A description of Freedom to Choose – a one-day conference on the life and works of Geoffrey Brennan, an inter-disciplinary liberal economist – posed what seemed to me a complex jumble of words and ideas, but curiously I emerged from the conference with a newfound clarity and philosophy on how to approach the world around me.
Brennan, the scholar of philosophy, politics and economics (PPE), was able to closely apply his personal philosophy and ideologies to his work, and so stretch the boundaries of traditional economics, bringing an unshakeable optimism through which he viewed the world and demonstrating a true passion for his work which overflowed into his interactions with those around him – from students to co-authors. His presence in the Australian philosophy, politics and economics environment echoes to this day, with my own university of UWA hosting the PPE course he advocated so passionately for.
A highlight of the conference was Michael Brennan’s talk reflecting on his father’s life – from his impact as a teacher to his academic works. Bringing a personal perspective on Brennan’s work, Michael outlined his father’s three defining qualities – an epistemic humility, contrarian streak, and finally a general equilibrium outlook. These pillars emerged in his perspective on the role of an economist, with Brennan opting not to merely advise on an ad hoc basis but instead choosing to dive into the mechanics of the world around us and understanding how public policy rules could be changed to achieve better societal outcomes. Although an ‘economist’ in the most basic sense of the word, Brennan pushed disciplinary boundaries, pointing to a zest for constantly learning and discovering how the world operates and fostering the same love in those who came on that journey with him.
Attendees at Freedom to Choose 2023
One of Brennan’s works that particularly resonated with me was his investigation into the economy of esteem, and how the desire for prestige can drive behaviour. Understanding an individual as inherently self-interested, Brennan sought to understand how esteem is allocated and the rules of exchange that the ‘esteem market’ follows. Topics like these may seem redundant to the casual onlooker, but in reality they pose questions that dig under the surface to the core of how our society functions. How much do we value our reputations? Why do we pursue certain career goals? These quandaries are tinged with philosophical undertones, reflecting a body of work that yearns to understand the ambiguity and to answer questions which only have “maybe” as an answer.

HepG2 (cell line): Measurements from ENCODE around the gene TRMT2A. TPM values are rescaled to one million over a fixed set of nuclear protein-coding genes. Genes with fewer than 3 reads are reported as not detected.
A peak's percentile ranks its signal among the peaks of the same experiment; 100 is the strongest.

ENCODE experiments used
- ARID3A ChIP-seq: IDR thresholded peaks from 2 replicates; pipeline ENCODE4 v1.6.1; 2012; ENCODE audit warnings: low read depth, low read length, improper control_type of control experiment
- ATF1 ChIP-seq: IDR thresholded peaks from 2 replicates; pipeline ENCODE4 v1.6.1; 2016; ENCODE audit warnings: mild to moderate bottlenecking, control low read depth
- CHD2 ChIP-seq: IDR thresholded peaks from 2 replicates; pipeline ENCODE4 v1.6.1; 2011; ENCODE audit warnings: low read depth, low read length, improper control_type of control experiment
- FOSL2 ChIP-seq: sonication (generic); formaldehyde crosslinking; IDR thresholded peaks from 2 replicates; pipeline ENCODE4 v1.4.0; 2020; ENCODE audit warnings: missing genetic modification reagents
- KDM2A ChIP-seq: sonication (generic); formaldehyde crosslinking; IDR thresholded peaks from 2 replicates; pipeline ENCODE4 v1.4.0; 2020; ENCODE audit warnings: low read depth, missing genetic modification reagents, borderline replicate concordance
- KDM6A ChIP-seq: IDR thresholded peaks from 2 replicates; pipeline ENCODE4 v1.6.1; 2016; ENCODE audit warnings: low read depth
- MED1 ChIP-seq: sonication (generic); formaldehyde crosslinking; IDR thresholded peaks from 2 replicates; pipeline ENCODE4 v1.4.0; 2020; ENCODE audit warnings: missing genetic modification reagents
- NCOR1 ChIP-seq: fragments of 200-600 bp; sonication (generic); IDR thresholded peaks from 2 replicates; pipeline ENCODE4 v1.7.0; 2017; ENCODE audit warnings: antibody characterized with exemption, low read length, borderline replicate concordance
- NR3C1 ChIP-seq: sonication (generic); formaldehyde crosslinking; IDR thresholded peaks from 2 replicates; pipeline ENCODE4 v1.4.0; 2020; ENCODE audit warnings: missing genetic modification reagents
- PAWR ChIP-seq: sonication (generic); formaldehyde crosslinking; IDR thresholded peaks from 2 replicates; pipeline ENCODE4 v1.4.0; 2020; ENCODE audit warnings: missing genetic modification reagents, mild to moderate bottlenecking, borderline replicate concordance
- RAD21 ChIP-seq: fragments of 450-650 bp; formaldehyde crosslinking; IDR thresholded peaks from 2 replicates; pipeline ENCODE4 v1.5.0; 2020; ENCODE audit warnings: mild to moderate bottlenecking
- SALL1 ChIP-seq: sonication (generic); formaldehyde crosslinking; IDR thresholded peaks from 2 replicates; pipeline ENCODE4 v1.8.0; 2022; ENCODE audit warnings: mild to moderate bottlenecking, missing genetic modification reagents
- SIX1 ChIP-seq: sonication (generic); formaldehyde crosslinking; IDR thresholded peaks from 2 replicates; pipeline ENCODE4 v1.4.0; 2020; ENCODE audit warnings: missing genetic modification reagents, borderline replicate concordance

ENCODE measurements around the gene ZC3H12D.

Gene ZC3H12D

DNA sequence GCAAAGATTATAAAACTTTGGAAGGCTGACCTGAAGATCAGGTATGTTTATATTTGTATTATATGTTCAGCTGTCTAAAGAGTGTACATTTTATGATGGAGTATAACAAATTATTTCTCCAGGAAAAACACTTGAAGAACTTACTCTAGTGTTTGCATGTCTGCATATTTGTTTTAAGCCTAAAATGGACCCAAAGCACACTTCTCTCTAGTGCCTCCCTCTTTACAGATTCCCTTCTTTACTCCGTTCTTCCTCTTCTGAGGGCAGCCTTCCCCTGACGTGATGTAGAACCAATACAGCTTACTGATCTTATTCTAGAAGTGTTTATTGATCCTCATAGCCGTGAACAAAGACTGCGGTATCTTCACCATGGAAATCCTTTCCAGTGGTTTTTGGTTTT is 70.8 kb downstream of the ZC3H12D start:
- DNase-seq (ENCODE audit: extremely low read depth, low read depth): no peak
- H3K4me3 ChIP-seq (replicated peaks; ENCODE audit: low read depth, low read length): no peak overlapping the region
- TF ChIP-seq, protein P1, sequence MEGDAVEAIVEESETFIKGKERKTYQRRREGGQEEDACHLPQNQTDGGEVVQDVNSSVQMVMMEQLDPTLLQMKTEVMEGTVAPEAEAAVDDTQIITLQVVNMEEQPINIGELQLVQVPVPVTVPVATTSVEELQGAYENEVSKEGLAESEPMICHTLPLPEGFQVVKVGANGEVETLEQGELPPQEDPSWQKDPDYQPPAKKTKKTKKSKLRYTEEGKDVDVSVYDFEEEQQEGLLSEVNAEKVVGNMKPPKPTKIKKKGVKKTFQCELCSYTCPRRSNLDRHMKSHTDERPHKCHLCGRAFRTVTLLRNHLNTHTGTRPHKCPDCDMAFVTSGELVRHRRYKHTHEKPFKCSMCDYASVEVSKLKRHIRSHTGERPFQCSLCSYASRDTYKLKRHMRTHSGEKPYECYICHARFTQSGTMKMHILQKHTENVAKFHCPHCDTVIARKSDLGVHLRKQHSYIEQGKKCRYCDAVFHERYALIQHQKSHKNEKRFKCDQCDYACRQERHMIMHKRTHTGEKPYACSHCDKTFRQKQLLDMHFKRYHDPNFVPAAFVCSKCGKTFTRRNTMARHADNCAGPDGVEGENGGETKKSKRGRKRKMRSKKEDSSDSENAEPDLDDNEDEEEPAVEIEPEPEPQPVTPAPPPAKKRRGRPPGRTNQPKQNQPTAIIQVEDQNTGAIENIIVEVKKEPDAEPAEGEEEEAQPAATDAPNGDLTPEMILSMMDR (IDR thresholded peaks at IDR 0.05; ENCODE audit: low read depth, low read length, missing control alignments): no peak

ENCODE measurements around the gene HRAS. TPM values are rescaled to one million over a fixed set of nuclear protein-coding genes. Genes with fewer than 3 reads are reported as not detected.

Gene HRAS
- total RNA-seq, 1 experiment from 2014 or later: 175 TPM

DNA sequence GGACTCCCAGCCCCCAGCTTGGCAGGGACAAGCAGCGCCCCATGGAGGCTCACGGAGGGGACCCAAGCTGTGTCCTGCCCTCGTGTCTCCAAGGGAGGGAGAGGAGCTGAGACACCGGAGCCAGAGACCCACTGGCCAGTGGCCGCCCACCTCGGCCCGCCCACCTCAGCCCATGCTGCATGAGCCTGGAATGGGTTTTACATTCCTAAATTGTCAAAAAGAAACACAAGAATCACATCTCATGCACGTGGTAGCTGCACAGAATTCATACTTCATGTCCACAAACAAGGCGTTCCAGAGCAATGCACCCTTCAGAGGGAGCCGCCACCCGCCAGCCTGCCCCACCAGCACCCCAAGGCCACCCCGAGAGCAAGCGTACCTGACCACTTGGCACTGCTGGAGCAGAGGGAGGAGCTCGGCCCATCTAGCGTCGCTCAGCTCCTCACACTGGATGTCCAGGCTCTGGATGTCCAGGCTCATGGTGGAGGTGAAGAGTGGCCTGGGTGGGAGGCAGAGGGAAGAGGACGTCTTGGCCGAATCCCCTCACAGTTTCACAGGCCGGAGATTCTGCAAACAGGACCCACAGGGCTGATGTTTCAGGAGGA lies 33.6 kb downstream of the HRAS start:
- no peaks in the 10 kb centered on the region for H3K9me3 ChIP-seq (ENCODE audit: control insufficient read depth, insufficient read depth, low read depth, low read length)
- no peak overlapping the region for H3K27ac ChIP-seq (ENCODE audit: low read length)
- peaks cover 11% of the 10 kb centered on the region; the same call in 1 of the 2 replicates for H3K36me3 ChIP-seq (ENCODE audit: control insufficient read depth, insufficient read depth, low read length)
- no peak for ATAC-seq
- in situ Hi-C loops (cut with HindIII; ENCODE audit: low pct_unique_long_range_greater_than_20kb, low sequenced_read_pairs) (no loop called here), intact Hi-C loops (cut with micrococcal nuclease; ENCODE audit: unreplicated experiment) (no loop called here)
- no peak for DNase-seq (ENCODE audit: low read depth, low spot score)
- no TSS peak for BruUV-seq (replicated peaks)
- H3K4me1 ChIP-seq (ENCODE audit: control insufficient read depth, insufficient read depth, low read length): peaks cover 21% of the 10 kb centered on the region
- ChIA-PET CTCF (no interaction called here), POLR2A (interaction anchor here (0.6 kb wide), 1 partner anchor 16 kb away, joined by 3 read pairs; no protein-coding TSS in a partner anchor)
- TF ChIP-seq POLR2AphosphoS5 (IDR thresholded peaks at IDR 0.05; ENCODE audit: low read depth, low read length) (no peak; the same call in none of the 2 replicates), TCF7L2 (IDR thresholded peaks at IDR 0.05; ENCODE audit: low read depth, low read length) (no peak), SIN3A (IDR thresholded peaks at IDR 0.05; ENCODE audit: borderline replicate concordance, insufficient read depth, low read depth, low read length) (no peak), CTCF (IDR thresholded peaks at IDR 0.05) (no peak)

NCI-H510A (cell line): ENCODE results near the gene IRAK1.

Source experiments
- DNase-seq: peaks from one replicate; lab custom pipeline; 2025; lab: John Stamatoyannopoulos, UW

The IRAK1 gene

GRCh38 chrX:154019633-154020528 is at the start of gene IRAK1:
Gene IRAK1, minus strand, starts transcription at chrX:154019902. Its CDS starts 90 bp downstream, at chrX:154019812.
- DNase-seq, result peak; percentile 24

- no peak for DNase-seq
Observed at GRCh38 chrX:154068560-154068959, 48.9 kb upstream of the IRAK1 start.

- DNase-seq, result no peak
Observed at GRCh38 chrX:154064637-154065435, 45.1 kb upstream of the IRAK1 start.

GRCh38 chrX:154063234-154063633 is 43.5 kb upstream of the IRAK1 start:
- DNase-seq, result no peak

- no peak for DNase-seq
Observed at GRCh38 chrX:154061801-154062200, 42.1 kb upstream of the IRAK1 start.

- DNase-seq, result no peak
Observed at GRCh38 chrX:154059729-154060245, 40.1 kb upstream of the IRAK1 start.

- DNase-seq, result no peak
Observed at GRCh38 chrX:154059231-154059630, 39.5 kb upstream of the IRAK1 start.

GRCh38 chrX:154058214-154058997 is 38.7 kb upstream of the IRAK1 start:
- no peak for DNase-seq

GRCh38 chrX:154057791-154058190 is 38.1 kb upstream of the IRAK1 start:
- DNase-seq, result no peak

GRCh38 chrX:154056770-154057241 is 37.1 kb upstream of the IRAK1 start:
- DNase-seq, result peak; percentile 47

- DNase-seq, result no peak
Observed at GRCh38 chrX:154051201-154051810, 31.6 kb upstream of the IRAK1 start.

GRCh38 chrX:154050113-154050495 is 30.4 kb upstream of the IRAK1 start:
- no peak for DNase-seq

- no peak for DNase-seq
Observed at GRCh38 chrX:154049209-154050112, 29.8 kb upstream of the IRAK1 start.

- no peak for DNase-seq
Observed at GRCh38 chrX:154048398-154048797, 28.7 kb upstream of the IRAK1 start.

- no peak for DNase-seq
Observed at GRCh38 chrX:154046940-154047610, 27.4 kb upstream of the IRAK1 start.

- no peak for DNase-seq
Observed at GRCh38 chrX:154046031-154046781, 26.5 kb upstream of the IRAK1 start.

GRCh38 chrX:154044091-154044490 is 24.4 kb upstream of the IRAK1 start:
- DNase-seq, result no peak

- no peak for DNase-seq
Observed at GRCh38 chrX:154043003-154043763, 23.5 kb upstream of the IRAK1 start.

A key discussion raised was around the tension between economic theory and its practical application in public policy. Jeff Bennett in his talk on the optimistically named Benefit-Cost Analysis (BCA) demonstrated how the injection of economics into public decision-making is often much needed to expose rent-seeking and politically fuelled proposals. In particular, he highlighted how BCA provides a macroeconomic lens as an input to decision making on major projects, rather than a decision-making rule in itself, cautioning that it could be captured by vested interests. Economic tools such as these serve as the diving block from which the government can bravely jump in directing its public policy, aiming for an outcome which can only hope to effectively leverage the behavioural urges of its citizens into positive social action.
In fact, an unquenchable optimism and belief that a net benefit can emerge from social cooperation emerges from Brennan’s writing, with the only question remaining – how can we, and the government, most effectively harness this general equilibrium? Maybe we’ll never find out how, but it would be rash to never try.